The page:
LEWISTON — More than 1,000 bicycle riders of all ages hit the pavement Sunday morning as the eighth annual Dempsey Challenge rolled toward a million-dollar finish.
Participants actually raised more than $1.2 million, “and counting,” Aimee Labbe, manager of special events and development at the Dempsey Center said at the closing ceremony Sunday afternoon.
Patrick Dempsey closed out the weekend with a speech that was really more of a thank-you.
“I just want to thank all the volunteers — you’ve done a phenomenal job,” he said. “I love being back here in my hometown. It’s just been a spectacular weekend.”
Alicia Hatten and Mary Dempsey, Patrick Dempsey’s sisters, were equally as thankful. “We can’t thank you all enough for what you do for the Dempsey Center so that we can do what we do. The participants, the volunteers, and our sponsors — just, thank you very much,” Mary Dempsey said.
Hatten added, “Every year I come here, I think, ‘This is great and it can’t get any better.’ But guess what? It got better.”
It’s amazing the numbers we’re raising,” Patrick Dempsey said. “It’s phenomenal. There’s nothing we can’t do. This is a tremendous community. I am so proud to have come from here and to return back every year. We’re blessed to be a part of this community.”
He said earlier in the day that Lewiston-Auburn had once again provided “a very warm and welcoming environment” for the weekend fundraising event. He addressed the cyclists from the starting line stage before joining them on the road.
“It’s amazing what this community has done,” actor Patrick Dempsey told the crowd of cyclists at the starting line for rides of 100, 70, 50, 25 and 10 miles.
Dempsey told them that the noncompetitive rides “give everyone a chance to hear each other’s stories as you’re rolling along.” He said the Dempsey Challenge is “very social” and it offers cancer survivors and supporters some unique abilities to communicate.
The actor, known for his former role on ABC-TV’s “Grey’s Anatomy,” rode with his 9-year-old twin sons and his 14-year-old daughter on parts of the three routes.
The Dempsey Challenge riders ranged from well-tuned athletes on bicycles of the latest technology to youngsters on pint-sized bikes. There were several tandem bikes and at least one young girl set out on the course on a unicycle.
The final group to cross the starting line Sunday morning consisted of several participants in the Vivian St. Onge Memorial Rickshaw Project for supporters or cancer sufferers who are unable to ride a traditional type of bike.
In addition to the routes of 100, 70, 50, 25 and 10 miles, a two-day circuit of about 140 miles was sponsored by L.L. Bean.
A rest stop on Kittyhawk Avenue near the Auburn-Lewiston Municipal Airport buzzed with activity at midmorning Sunday. Dozens of cyclists took on some energy boosts from oranges, bananas and other snacks offered by volunteers at several kiosks. The rest stop also provided some bike tune-up and repair facilities, and a chance to top off tire pressure.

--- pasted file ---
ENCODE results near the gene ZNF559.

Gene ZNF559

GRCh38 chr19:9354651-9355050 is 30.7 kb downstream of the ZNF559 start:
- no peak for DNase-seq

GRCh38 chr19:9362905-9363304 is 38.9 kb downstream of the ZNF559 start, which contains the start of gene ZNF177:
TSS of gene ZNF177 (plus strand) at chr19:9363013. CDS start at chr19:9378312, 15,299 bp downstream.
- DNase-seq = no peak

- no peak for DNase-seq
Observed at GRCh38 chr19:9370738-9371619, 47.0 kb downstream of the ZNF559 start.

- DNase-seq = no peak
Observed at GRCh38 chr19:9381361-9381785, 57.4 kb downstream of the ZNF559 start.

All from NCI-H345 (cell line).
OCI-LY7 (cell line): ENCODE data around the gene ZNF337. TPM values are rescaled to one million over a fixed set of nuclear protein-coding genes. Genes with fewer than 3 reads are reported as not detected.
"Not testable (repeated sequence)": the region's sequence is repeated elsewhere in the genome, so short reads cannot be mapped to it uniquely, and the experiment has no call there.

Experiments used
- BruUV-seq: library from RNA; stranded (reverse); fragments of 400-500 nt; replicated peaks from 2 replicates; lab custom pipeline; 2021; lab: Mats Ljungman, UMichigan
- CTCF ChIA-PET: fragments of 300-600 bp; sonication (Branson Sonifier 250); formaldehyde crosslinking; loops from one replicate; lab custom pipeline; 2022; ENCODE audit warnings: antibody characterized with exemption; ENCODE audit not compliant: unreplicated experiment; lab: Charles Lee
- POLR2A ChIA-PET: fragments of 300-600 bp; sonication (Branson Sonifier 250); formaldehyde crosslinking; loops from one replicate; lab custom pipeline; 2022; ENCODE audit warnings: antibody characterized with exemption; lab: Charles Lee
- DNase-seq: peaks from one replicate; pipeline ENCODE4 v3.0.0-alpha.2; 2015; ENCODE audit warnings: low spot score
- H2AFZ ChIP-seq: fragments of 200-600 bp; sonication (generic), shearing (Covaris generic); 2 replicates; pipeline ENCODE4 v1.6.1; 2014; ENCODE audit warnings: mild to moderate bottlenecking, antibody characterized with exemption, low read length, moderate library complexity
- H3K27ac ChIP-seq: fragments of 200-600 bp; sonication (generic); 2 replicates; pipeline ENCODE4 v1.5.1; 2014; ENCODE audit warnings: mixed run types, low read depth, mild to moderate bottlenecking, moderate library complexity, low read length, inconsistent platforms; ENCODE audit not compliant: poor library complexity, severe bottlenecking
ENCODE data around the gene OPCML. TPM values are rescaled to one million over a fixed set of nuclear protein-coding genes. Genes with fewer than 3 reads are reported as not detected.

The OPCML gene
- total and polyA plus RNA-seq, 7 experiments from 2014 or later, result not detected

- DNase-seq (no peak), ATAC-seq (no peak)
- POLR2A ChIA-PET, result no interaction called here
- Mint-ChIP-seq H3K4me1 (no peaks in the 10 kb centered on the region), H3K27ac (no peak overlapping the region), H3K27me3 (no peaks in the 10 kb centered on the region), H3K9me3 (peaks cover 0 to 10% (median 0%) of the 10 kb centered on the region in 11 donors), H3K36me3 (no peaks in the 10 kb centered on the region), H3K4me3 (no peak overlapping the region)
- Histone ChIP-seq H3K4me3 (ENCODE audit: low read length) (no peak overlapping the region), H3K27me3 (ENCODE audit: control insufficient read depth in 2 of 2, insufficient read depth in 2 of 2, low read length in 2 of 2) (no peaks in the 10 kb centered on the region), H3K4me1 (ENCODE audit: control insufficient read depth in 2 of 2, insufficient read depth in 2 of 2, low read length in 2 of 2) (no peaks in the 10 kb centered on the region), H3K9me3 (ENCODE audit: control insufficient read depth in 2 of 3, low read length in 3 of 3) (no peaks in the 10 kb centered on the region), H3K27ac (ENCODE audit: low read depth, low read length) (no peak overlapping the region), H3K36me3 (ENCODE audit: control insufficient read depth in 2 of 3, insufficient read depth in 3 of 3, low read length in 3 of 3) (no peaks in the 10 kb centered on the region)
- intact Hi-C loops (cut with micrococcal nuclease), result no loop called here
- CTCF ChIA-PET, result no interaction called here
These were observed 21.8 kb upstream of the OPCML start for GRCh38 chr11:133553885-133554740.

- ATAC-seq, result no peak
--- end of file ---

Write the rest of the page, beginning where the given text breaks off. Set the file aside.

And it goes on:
At the Kittyhawk Avenue rest stop, riders were about one-third of the way through the 25-mile course. There, Mary Dempsey, the actor’s sister and community services coordinator for the event, greeted participants.
“It’s off to a great start,” she said as she stopped to take pictures and pose with groups such as the team from Butler Bros., a Lewiston supplier of tools and maintenance products.
John and Laurie Hanley of Keene, N.H. were riding a bicycle built for two. Laurie said this was the first Dempsey Challenge for her and her husband.
“We’re doing the 25-mile ride,” she said. “Next year, we hope to do 50 miles and we hope we can do it with the kids and the in-laws.”
She said they found the routes to be well-marked and the ride “just beautiful.”
Also pausing at that rest stop were Brian Boucher of Auburn and his 9-year-old son, Ethan. It was their fourth Dempsey Challenge, and they were part of a large contingent of relatives and friends from the L-A area. They included Karen Boucher, a teacher at Edward Little High School in Auburn who is leader/adviser of that school’s Positive Tracks unit, youth volunteers whose fundraising total is matched dollar for dollar.
Also in that group were Ella Boucher and Molly Vincent, friends about 13 years old, who have become known as “the cupcake girls.” They expanded their love of cooking and baking into a venture that raised $7,200 for the Dempsey Challenge.
Several other members of that troupe of bikers stood at the roadside holding big signs with only a man’s face. They were doing it in recognition of that man, Tom Armitage of Tenant’s Harbor, a cancer survivor who raised $16,000 and was one of the day’s riders.
Dempsey’s route was not disclosed, but he was expected to stop at a few of the rest stations and spectator cheer locations.
At the large Hartt Transportation Systems terminal about half a mile from the Auburn rest stop, about 100 supporters were expected later in the day to cheer on Dempsey Challenge participants. They were equipped with a music sound system and Poland Spring water. The site was decorated with pumpkins and there were kids’ activities for young ones who came with cheer-volunteer parents.
A major cheer station had been located in past years near the Poland Spring water bottling plant off Route 122. The new Hartt terminal in Auburn offered a more appropriate location, so the two companies agreed to set up this cheer station with its better safety and much greater exposure for riders.
Every dollar raised by the Dempsey Challenge goes to the local cause founded in 2008 by Dempsey, a native of Buckfield, in memory of his mother’s multiple bouts with ovarian cancer. The Dempsey Center is at 29 Lowell St, Lewiston. It provides free support, education and complementary therapies to anyone affected by cancer.
Staff Writer Amanda Cullen contributed to this report.